Getting things done in skills needs unblocking traffic jams at the intersections of education, employability and employment.
A heated argument with a senior member of this government about inaction around fixing the regulatory cholesterol of the Apprenticeship Act ended with him telling me, “The government has many things to do. You need to learn how to be more patient.” I couldn’t resist reminding him that the 20th point in Indira Gandhi’s 20-point programme of 1975 was fixing India’s apprenticeship regime. Thirty-nine years after making it a policy priority, India has only four lakh formal apprentices. Germany has 30 lakh, Japan has one crore and China has two crore.
The transmission losses between talk and walk in fixing our apprenticeship regime are symbolic of broader policy challenges in moving from what to how to done. Getting things done in skills needs unblocking the traffic jams at the intersections of education, employability and employment. More importantly, this needs a more adventurous and decisive state.
Adventurous because tackling India’s skill challenges — 10 lakh kids joining the labour force every month for the next 20 years — needs room for innovation, change and risk. Decisive because India isn’t getting done what it has identified it needs to do. The next government must fix five troublesome intersections.
First, the intersection of employability and employment. The mismatch between what is taught and what employers need continues to bother both sides. Apprenticeships are the lowest-hanging fruit in skill reform because they bridge this gap with practical experience, have a higher expansion rate than classrooms and supercharge a fresher’s resume.
India can rapidly raise the number of apprentices to 10 million by changing the regulatory thought-world of treating an apprenticeship as a classroom rather than a job. Specific interventions to amend the Apprenticeship Act of 1961, empowering and resourcing the 29 sector skill councils of the National Skill Development Corporation and converting employment exchanges — 1,200 of which only gave four lakh jobs to the four crore registered last year — to career centres that offer counselling, assessments, apprenticeships, training and jobs are required.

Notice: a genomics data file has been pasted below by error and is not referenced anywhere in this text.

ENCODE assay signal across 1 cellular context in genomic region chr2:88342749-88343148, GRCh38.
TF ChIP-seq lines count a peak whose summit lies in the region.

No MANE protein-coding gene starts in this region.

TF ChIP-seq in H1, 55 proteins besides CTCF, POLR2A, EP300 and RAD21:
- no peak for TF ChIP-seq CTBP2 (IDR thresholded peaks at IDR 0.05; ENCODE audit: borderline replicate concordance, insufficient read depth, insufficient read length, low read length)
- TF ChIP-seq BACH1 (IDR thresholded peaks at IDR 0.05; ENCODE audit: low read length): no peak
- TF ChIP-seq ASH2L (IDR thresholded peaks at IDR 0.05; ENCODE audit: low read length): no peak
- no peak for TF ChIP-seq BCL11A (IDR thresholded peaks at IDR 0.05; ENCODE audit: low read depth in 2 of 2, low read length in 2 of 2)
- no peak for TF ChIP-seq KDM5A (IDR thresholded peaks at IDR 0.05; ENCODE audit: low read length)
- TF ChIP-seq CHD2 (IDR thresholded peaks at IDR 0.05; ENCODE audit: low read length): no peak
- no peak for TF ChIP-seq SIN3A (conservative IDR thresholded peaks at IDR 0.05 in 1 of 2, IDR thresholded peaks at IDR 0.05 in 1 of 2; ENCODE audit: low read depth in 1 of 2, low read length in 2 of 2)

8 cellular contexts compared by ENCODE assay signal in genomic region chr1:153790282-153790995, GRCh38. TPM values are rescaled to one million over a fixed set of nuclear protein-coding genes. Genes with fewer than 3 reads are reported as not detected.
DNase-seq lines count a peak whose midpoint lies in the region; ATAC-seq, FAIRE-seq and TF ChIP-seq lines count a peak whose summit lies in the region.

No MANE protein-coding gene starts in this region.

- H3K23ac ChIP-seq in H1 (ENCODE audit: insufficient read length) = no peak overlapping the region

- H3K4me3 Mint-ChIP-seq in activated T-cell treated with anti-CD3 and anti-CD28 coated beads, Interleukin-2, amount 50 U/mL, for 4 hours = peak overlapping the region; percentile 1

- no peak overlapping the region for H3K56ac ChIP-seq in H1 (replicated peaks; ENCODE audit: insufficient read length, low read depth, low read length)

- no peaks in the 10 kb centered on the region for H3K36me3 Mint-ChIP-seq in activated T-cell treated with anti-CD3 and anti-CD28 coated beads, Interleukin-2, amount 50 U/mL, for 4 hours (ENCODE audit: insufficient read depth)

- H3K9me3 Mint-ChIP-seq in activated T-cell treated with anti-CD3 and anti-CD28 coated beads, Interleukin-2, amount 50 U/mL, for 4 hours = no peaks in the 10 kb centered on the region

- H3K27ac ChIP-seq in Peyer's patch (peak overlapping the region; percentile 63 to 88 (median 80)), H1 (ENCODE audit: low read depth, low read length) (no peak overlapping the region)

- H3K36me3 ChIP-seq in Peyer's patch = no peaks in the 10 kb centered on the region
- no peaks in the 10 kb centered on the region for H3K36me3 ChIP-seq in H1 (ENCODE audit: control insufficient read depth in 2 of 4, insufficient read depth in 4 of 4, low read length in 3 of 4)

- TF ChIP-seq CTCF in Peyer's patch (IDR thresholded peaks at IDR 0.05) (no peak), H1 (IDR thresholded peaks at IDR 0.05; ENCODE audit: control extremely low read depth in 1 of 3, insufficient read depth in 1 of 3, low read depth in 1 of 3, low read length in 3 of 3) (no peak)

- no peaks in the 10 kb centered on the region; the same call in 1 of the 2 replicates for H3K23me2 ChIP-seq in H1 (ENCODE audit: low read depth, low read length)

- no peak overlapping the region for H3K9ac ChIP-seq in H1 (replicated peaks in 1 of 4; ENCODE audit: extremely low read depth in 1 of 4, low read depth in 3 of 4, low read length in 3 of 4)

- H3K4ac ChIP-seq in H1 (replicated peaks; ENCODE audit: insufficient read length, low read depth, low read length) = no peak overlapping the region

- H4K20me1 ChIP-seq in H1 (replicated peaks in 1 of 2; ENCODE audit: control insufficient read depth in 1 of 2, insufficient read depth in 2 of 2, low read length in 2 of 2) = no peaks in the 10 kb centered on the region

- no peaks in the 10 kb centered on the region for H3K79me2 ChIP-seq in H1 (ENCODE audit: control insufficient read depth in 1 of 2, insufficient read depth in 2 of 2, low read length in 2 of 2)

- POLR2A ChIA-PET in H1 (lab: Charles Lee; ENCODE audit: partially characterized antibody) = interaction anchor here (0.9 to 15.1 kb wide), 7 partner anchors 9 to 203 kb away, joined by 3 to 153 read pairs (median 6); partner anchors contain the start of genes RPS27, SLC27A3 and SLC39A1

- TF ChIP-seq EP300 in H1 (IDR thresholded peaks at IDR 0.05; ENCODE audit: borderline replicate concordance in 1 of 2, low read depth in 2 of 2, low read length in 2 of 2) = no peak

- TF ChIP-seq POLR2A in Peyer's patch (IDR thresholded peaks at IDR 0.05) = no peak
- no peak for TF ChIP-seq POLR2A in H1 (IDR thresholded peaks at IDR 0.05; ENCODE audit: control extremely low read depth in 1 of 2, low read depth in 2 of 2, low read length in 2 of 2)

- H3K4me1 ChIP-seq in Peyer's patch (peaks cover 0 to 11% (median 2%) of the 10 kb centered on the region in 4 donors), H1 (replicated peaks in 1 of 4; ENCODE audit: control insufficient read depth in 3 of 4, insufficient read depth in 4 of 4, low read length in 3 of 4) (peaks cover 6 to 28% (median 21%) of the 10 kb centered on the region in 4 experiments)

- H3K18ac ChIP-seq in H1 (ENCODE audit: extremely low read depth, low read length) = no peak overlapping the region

Second, the intersection of college education and employability. Ending the apartheid between vocational training and college education needs moving away from infrastructure-obsessed college regulatory norms (confusing university buildings with building universities), being agnostic to delivery (same credit for classroom, distance and online), and creating a qualification corridor (mobility between certificates, diplomas, associate degrees and full degrees with multiple on and off ramps).
Specific interventions include scaling up the National Skill Qualification Framework, deregulating distance education because the social signalling of a degree matters and domestic MOOCs aren’t legal, even though overseas ones are available, giving academic credit for apprenticeships and creating a higher education regulatory regime that focuses on hard-to-measure outcomes rather than easy-to-measure inputs.
Third, the intersection of school education and employability. The last 10 years have taught us that we can’t teach kids in six months what they should have learnt in 12 years and the most important employability skills are life-skills (curious, confident, communicator, courageous, risk-taker and team player). We should not vocationalise school education because the world of work is changing fast and strong foundations are crucial. Specific interventions should be ensuring that life-skills are deeply embedded in the school curriculum and tweaking the Right to Education Act for learning outcomes rather than inputs, which would stop the shameful shutting down of low-cost private schools.
Fourth, the intersection of financing and delivery. There is a financing failure in skills. Employers are not willing to pay for training or candidates but are willing to pay for trained candidates; candidates are not willing to pay for training but for a job; and banks are not willing to lend to candidates unless a job is guaranteed. We need to create a market for vocational loans, expand apprenticeships, develop contracting skills in state and Central government for using public money for private delivery without corruption and divert money from schemes like NREGS to skill development.
Fifth, the intersection of Central and state governments. Splitting policy formulation and execution between Central and state governments mean that they are alibis for each other. It is better to provide untied funds to state governments to devise their own schemes. We also need to make labour laws a state subject because skill development will not scale unless we expand private formal non-farm wage employment to much beyond 5 per cent of total employment. And this needs changing labour laws and a benefits regime that confiscates 50 per cent of the salary.
More has been done in skills in the last 10 years than the 20 years before that. But to paraphrase Samuel Huntington, the gap between our goals and our reality is not a lie; it’s a disappointment. And it is only a disappointment because our goals — and challenges — are massive. But bold and decisive policy action will make our demographic dividend real.
The writer is chairman, Teamlease Services
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